It's a bit like walking down a corridor filled with Old Masters that have become jaded by dust and familiarity, to find they've been marvellously restored, bringing their vibrant colours back to life and making them as fresh and vivid as the day they were painted.

It also reminds you how immense The Beatles music was, and how lacking in ambition, imagination, wit and sheer musical genius much of what we listen to is. If an album has three or four memorable tracks it stands as a classic. The Beatles produced a string of albums of wall-to-wall perfection.

Love is a brilliant testament to that achievement.
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on 21 November 2006
I'm playing this for the third time in 24hours and it is just taking by breath away. Ok I admit I'm a life long Beatles fan and approached this with great caution but you have to hear this to believe it- Think you know all these songs? Think again! You've never heard them like this and in these versions : the normal stereo mix is amazing and well worth buying BUT if you've got a 5.1 sound system on your DVD or whatever then prepare for a real sound experience as George Martin and his son Giles stupendous and clever mix takes you right into the heart of the music. I can't praise this highly enough.Simpy, this is stunning- Just order it and really get yourself into the Beatles as never before.
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on 29 December 2006
This has to be the best album out at present! It as an absolute joy to listen to. The surround sound really brings all of these songs to a new level transporting the sounds to three dimensions. No. 6 "I want to hold your hand" has screaming in it which reminds me of the performance The Beatles did in USA with HELP! when the audience were screaming almost louder than the band! The absolute best tracks I think on this are 10. "being for the benefit of Mr. Kite" bit at the end. I swear, if you close your eyes at the end bit it is just like you are on a merry-go-round and as you whizz past the steam engine pipes the sound bounces from speaker to speaker; just what surround sound was designed for.

Also no 23. "Day in the Life" bit at the end is fantastic too. Trully breathtaking, crank up the volume until your ears bleed. This surround sound even blows Dark Side of The Moon SACD out of the water!

There is just nothing even close to it...Fantastic effort, it's about time The Beatles went 5.1 all the others like the Stones, Eagles and Dylan have. Now all The Beatles need to do is release the entire catalogue on DVD-Audio/SACD, for goodness sake, in a couple of years time we'll have High Definition music DVDs sporting lossless surround sound...
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on 10 December 2006
This CD is a potentially controversial remixing of the Beatles cannon by their producer George Martin and his son, Giles. Their last major compilation, 2000's 1, is still the best-selling record of the decade. The Beatles legend refuses to die, which is not a huge surprise since their song-writing prowess and studio genius have yet to be equalled.

`Hear the recordings for the first time...' runs the marketing sticker on the case. Listening to the album is indeed a weird, out-of-body experience if one knows all their recordings very well and is one of their legions of fans who's spent a lifetime obsessing over every note of every arrangement of every song. Now nothing is really sacred and everything is mixed up in a very Beatle-ish way. (Ringo has been quoted as saying that this is EXACTLY the type of mucking around with their own legend that The Beatles would have loved).

The producers have used notes, riffs and tiny fragments of the whole Beatles' oeuvre as instruments in a whole new canvas. Post-Modernism has finally hit Pop music.

Get Back, for example begins with the opening chord of A Hard Days Night followed by the guitar and drum solos from The End, and is swept into being with the orchestral crescendo from A Day In The Life before transforming itself seamlessly into Glass Onion through echoes of Hello Goodbye and Penny Lane's trumpet flourishes. Taxman's guitar solo steals onto Drive My Car. The sweeping strings of Goodnight act as a new intro to Octopus's Garden. Sun King is played backwards as Gnik Nus. Why Don't We Do It In The Road drums break into Lady Madonna.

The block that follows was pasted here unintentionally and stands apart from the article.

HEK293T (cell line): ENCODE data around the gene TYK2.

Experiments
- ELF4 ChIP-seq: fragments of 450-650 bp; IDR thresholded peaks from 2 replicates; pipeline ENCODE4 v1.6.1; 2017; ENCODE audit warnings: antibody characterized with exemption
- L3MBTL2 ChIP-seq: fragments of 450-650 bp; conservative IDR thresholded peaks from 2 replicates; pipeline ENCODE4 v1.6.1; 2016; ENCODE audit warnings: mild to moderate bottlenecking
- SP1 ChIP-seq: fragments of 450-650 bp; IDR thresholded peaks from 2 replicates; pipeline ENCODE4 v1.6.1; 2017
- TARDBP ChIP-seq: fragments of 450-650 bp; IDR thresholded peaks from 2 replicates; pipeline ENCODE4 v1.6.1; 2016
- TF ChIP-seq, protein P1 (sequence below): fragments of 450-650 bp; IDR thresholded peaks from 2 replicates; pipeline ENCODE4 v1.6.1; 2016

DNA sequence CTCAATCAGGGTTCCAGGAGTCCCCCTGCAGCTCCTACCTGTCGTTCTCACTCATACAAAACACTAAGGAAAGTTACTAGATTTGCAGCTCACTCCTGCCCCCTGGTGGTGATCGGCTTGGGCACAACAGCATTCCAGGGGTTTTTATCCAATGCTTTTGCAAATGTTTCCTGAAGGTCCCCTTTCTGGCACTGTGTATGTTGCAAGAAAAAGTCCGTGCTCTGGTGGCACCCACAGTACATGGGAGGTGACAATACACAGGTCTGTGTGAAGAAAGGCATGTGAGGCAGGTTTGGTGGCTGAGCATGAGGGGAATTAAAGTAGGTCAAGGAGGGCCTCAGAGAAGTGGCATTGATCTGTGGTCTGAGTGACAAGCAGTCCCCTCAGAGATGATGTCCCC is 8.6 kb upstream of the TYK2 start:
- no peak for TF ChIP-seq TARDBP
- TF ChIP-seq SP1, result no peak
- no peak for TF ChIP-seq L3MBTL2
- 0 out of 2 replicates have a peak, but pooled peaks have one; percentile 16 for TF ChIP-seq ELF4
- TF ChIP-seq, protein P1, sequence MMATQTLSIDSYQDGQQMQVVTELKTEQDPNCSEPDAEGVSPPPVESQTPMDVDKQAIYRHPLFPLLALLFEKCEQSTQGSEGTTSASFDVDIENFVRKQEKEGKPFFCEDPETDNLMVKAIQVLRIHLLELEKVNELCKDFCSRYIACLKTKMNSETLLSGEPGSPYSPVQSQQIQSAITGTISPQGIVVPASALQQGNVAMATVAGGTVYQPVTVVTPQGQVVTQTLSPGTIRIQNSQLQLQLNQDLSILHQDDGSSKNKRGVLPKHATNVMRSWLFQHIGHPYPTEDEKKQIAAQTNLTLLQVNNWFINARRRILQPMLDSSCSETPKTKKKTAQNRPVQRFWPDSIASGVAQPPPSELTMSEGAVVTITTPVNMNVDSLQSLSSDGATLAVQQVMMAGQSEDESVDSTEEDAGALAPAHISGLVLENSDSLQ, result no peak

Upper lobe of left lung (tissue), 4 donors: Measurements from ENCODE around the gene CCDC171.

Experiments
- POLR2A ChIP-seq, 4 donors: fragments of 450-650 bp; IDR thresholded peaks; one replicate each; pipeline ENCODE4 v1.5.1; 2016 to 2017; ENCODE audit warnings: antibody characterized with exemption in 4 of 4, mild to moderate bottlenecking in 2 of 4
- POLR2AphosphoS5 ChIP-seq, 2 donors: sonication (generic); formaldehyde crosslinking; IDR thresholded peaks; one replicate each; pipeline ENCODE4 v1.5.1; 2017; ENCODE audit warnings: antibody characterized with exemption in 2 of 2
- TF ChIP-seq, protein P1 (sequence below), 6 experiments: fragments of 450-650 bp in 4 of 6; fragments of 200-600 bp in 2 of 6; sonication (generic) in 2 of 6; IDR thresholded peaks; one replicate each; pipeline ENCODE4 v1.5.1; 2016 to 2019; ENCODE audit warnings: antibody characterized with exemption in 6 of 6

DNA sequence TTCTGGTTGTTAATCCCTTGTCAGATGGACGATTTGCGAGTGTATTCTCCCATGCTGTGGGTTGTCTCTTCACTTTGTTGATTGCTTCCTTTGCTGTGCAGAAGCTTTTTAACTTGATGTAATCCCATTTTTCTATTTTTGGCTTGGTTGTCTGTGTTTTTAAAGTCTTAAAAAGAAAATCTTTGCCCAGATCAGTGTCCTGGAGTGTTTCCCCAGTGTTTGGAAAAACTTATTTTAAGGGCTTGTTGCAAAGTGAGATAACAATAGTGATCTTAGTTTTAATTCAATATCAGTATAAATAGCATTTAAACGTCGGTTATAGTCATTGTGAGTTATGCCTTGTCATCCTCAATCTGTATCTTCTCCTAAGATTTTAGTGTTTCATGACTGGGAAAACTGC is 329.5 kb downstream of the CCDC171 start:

The splendid remastering is, alone, worth the price of purchase. Hearing the album is like being able to fly into the grooves of those old vinyl records and gaze in awe at their magnificently newly-polished, glistening contours. Many of the songs such as Eleanor Rigby and Strawberry Fields, which are monoliths of popular culture, now have the chance to become monoliths of sound.

The highlight for me is George Martin's elegiac and sublime new string arrangement for While My Guitar Gently Weeps. Even at the age of eighty and fighting deafness, the Fifth Beatle has yet another musical jewel to offer. Christmas has come early for Beatle fans.
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on 4 March 2007
There's no doubt about the care that's gone into this odd but intriguing remix of classic Beatles tracks by George & Giles Martin. And, of course, stripped of the Cirque du Soleil's apparently stunning performance for which it provides the critical backdrop, reviewing it as stand alone music is a bit unfair... but here we are... so, is it worth the money?

Well, first time through it'll probably leave you bemused. So many of the tracks are so etched into our brains that cutting and mixing them together in this way is jarring, occasionally bizarre and, in places, reminiscent of Jive Bunny. But, wait a minute... isn't that mix of "Help" much clearer than you remember... isn't that combination of the backbeat from "Tomorrow Never Knows" over "Within You Without You" just so powerful... hasn't that "out-take" version of "Strawberry Fields Forever" made the hairs on the back of your neck stand on end... and, doesn't the adding of strings to George Harrison's already stunningly beautiful acoustic version of "While My Guitar Gently Weeps" make it even better? Time for another listen...

Sure, some of what's in here only works in the context of a show that you can't see but there's more than enough on offer - more vibrant productions of several classic tracks, fascinating combinations of others and several brilliant, near "total" remakes that only George Martin could dare attempt - to make it work as a "music only" experience. And, once you get past analysing the remixes and sequencings you'll end up starting to play it for what it is... a beautifully produced, clever and at times genuinely exciting celebration of some quite exceptional music.